Vault: Securely manage sensitive data

Pranay Sankpal
Nov 20, 2018 · 5 min read

Overview

In this article, we are going to explore HashiCorp’s Vault and understand what problems it solves.

  • The traditional approach of storing an application’s secret.
  • What is Vault and what problems it solves?
  • Setting up the Vault.
  • Interacting with vault.

Disclaimer: This article is not aimed at providing Vault tutorial. We suggest going through the official documentation for the tutorials.

The Traditional Approach and Problems with it

An application depends on many resources to function properly such as databases, third party API’s, logging and monitoring tools, and many more. When the application enters into running state, it uses secrets to interact with these required resources.

There are many ways of storing this information. Most commonly this information is stored in application’s config files. It is the easiest way to store the secret data and many frameworks support this approach. For each application environment, such as Dev, QA and Prod have to maintain it’s own secrets for the application. It is easier to come across a situation where different config files with secrets for each environment are present in the code base. If someone has access to the application codebase, he/she has access to all the application’s secret data such as database password, API’s auth headers, credentials to tools used by the application.

Imagine a situation where someone gets access to the production database and manipulate the production data or tries to export user or customer details or tries to extract contact details. Things can drastically go wrong and it can not only damage the company’s reputation but also the entire ecosystem.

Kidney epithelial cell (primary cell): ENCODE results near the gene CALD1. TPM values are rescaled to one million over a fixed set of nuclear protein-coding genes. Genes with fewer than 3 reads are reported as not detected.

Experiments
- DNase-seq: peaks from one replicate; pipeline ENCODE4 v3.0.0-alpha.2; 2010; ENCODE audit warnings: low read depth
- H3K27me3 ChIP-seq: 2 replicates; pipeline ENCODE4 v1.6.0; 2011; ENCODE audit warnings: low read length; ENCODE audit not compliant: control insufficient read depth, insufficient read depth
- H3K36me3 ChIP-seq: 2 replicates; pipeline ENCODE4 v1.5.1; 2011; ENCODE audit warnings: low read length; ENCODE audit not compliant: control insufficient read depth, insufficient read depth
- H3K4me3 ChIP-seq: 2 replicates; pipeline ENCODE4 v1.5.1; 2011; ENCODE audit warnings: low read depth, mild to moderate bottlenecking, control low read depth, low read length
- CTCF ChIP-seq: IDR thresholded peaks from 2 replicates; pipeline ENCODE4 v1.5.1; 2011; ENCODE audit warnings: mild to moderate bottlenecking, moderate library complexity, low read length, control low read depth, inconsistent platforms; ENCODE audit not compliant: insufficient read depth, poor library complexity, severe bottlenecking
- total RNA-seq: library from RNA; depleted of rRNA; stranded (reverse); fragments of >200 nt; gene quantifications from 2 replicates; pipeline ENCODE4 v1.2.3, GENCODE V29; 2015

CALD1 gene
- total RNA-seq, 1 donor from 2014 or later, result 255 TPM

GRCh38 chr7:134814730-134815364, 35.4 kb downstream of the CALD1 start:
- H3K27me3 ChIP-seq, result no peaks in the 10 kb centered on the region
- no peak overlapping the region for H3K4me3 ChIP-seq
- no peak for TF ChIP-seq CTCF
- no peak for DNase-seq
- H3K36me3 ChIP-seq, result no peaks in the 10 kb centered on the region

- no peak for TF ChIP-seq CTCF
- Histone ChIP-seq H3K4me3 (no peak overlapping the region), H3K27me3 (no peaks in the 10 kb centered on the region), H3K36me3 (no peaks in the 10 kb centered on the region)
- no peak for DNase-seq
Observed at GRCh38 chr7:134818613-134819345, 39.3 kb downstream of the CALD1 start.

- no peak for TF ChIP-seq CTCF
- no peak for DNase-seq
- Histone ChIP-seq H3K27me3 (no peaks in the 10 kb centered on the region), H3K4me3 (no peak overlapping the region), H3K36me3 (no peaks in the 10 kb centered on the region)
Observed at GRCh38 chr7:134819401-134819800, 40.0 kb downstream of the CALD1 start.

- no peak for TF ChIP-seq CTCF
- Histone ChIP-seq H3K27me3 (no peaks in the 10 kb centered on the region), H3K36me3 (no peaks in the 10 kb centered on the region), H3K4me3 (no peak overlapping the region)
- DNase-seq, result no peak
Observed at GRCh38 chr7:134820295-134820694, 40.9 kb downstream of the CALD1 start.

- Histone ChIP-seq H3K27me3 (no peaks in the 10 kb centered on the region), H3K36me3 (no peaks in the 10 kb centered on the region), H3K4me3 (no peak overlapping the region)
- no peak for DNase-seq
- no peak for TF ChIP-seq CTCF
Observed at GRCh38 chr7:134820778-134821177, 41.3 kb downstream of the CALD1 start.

Another most commonly used approach to store application secrets is using .env file. With this approach, the secret data related to the particular environment is stored in the .env file and these env files are not kept in the same repository where the application code is stored. In this way, a person having access to the particular environment will be able to access secret data of that environment. This avoids the situation of getting access to the Prod environment secrets to someone using the QA or Dev environment.

Though storing secrets in .env file is better approach compared to storing it in an application, these .env files still need to be pushed to some repository in version control system. Since it is difficult to enforce ACL, if someone gets access to the repository then he can access the information.

To tackle this situation, files with secret data are encrypted. This approach doesn’t make any difference as the application requires access to the master key to access the secrets. The entire approach creates a false sense of security.

What is Vault and what problems does it solve?

Hashicorp’s Vault is a tool designed to store and access application’s sensitive data securely. It helps us to build a centralised secret management service. Vault can generate the secrets, encrypt the data, limit the access to the stored data and also it can help in revoking the access.

It is very critical for any business to know who is accessing the secrets and it becomes difficult to implement with the approaches mentioned above. Vault solves this problem by collecting and publishing audit logs. Audit logs contain request and response object of every interaction with the Vault. By default, sensitive information is first hashed before logging in the audit logs.